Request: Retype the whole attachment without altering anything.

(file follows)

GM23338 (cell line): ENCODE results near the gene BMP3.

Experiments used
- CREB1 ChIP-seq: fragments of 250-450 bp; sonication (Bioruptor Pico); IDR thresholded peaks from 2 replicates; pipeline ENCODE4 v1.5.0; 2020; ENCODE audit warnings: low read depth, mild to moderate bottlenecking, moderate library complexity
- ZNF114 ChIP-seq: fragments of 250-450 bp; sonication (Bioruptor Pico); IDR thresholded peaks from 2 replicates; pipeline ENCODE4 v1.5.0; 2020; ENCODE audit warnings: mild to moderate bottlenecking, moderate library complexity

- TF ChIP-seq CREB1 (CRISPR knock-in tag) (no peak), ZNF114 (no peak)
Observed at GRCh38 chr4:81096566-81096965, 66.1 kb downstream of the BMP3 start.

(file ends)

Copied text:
GM23338 (cell line): ENCODE results near the gene BMP3.

Experiments used
- CREB1 ChIP-seq: fragments of 250-450 bp; sonication (Bioruptor Pico); IDR thresholded peaks from 2 replicates; pipeline ENCODE4 v1.5.0; 2020; ENCODE audit warnings: low read depth, mild to moderate bottlenecking, moderate library complexity
- ZNF114 ChIP-seq: fragments of 250-450 bp; sonication (Bioruptor Pico); IDR thresholded peaks from 2 replicates; pipeline ENCODE4 v1.5.0; 2020; ENCODE audit warnings: mild to moderate bottlenecking, moderate library complexity

- TF ChIP-seq CREB1 (CRISPR knock-in tag) (no peak), ZNF114 (no peak)
Observed at GRCh38 chr4:81096566-81096965, 66.1 kb downstream of the BMP3 start.